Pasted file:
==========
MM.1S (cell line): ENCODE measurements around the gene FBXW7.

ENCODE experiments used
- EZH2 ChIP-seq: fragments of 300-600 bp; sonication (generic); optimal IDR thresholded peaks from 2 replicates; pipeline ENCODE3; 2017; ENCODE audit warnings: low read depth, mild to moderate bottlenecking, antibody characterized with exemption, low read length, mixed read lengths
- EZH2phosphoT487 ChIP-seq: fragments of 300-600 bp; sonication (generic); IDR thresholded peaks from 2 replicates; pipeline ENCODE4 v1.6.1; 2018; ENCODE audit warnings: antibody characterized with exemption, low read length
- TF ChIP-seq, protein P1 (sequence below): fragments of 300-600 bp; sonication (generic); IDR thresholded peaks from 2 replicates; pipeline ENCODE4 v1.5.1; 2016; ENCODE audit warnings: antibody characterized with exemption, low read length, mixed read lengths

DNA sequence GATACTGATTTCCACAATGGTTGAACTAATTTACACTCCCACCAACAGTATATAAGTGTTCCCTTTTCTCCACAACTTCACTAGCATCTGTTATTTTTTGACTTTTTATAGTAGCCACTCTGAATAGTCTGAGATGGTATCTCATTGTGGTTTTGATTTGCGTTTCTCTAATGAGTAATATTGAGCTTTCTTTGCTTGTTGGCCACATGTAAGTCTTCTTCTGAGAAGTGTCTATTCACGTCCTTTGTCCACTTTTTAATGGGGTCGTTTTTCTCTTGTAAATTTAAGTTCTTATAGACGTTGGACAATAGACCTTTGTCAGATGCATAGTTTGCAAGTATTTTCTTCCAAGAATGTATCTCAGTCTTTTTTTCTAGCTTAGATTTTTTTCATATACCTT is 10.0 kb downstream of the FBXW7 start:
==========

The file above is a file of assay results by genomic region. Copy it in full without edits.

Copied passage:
MM.1S (cell line): ENCODE measurements around the gene FBXW7.

ENCODE experiments used
- EZH2 ChIP-seq: fragments of 300-600 bp; sonication (generic); optimal IDR thresholded peaks from 2 replicates; pipeline ENCODE3; 2017; ENCODE audit warnings: low read depth, mild to moderate bottlenecking, antibody characterized with exemption, low read length, mixed read lengths
- EZH2phosphoT487 ChIP-seq: fragments of 300-600 bp; sonication (generic); IDR thresholded peaks from 2 replicates; pipeline ENCODE4 v1.6.1; 2018; ENCODE audit warnings: antibody characterized with exemption, low read length
- TF ChIP-seq, protein P1 (sequence below): fragments of 300-600 bp; sonication (generic); IDR thresholded peaks from 2 replicates; pipeline ENCODE4 v1.5.1; 2016; ENCODE audit warnings: antibody characterized with exemption, low read length, mixed read lengths

DNA sequence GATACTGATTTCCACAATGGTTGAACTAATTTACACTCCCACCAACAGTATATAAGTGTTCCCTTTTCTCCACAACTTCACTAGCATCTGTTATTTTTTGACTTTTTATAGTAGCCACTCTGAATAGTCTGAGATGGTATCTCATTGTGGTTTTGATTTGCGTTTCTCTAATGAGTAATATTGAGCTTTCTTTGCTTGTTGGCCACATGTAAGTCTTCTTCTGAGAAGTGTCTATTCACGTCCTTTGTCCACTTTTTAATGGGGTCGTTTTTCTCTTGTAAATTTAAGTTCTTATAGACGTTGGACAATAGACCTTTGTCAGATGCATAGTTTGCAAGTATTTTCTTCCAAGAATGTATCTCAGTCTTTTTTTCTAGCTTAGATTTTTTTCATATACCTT is 10.0 kb downstream of the FBXW7 start: